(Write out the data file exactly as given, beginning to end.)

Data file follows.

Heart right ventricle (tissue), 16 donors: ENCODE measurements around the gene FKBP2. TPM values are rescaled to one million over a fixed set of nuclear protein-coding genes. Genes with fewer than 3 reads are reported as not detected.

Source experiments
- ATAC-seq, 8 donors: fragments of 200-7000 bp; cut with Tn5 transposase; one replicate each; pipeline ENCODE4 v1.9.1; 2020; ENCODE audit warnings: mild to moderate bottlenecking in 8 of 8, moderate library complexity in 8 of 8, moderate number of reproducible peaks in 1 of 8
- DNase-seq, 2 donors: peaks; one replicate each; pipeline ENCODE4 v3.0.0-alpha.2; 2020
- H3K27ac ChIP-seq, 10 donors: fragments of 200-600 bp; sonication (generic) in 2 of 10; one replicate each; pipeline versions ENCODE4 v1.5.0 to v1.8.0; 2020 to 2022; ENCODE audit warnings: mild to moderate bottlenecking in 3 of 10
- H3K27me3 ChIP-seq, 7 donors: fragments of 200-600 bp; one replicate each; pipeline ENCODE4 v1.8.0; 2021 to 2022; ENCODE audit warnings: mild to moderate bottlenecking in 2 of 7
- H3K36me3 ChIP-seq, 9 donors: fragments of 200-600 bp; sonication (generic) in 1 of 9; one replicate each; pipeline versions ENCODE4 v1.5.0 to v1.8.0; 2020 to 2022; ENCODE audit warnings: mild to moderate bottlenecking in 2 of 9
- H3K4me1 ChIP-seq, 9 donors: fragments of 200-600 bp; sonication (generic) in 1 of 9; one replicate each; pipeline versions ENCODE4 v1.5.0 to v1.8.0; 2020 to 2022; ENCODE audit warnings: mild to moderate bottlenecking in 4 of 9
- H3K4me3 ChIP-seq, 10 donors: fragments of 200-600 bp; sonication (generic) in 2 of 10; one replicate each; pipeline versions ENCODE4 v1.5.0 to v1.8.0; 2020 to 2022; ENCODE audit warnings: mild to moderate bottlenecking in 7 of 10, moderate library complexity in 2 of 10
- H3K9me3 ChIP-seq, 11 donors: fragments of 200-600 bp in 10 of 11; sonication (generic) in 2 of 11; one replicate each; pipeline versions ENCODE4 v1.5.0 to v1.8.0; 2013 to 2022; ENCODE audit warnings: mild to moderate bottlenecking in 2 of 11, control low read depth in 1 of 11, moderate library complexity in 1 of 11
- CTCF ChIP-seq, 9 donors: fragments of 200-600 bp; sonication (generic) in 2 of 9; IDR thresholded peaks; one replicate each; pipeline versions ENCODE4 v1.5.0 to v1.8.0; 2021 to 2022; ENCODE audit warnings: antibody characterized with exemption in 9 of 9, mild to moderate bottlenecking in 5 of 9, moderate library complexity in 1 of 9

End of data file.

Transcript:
Heart right ventricle (tissue), 16 donors: ENCODE measurements around the gene FKBP2. TPM values are rescaled to one million over a fixed set of nuclear protein-coding genes. Genes with fewer than 3 reads are reported as not detected.

Source experiments
- ATAC-seq, 8 donors: fragments of 200-7000 bp; cut with Tn5 transposase; one replicate each; pipeline ENCODE4 v1.9.1; 2020; ENCODE audit warnings: mild to moderate bottlenecking in 8 of 8, moderate library complexity in 8 of 8, moderate number of reproducible peaks in 1 of 8
- DNase-seq, 2 donors: peaks; one replicate each; pipeline ENCODE4 v3.0.0-alpha.2; 2020
- H3K27ac ChIP-seq, 10 donors: fragments of 200-600 bp; sonication (generic) in 2 of 10; one replicate each; pipeline versions ENCODE4 v1.5.0 to v1.8.0; 2020 to 2022; ENCODE audit warnings: mild to moderate bottlenecking in 3 of 10
- H3K27me3 ChIP-seq, 7 donors: fragments of 200-600 bp; one replicate each; pipeline ENCODE4 v1.8.0; 2021 to 2022; ENCODE audit warnings: mild to moderate bottlenecking in 2 of 7
- H3K36me3 ChIP-seq, 9 donors: fragments of 200-600 bp; sonication (generic) in 1 of 9; one replicate each; pipeline versions ENCODE4 v1.5.0 to v1.8.0; 2020 to 2022; ENCODE audit warnings: mild to moderate bottlenecking in 2 of 9
- H3K4me1 ChIP-seq, 9 donors: fragments of 200-600 bp; sonication (generic) in 1 of 9; one replicate each; pipeline versions ENCODE4 v1.5.0 to v1.8.0; 2020 to 2022; ENCODE audit warnings: mild to moderate bottlenecking in 4 of 9
- H3K4me3 ChIP-seq, 10 donors: fragments of 200-600 bp; sonication (generic) in 2 of 10; one replicate each; pipeline versions ENCODE4 v1.5.0 to v1.8.0; 2020 to 2022; ENCODE audit warnings: mild to moderate bottlenecking in 7 of 10, moderate library complexity in 2 of 10
- H3K9me3 ChIP-seq, 11 donors: fragments of 200-600 bp in 10 of 11; sonication (generic) in 2 of 11; one replicate each; pipeline versions ENCODE4 v1.5.0 to v1.8.0; 2013 to 2022; ENCODE audit warnings: mild to moderate bottlenecking in 2 of 11, control low read depth in 1 of 11, moderate library complexity in 1 of 11
- CTCF ChIP-seq, 9 donors: fragments of 200-600 bp; sonication (generic) in 2 of 9; IDR thresholded peaks; one replicate each; pipeline versions ENCODE4 v1.5.0 to v1.8.0; 2021 to 2022; ENCODE audit warnings: antibody characterized with exemption in 9 of 9, mild to moderate bottlenecking in 5 of 9, moderate library complexity in 1 of 9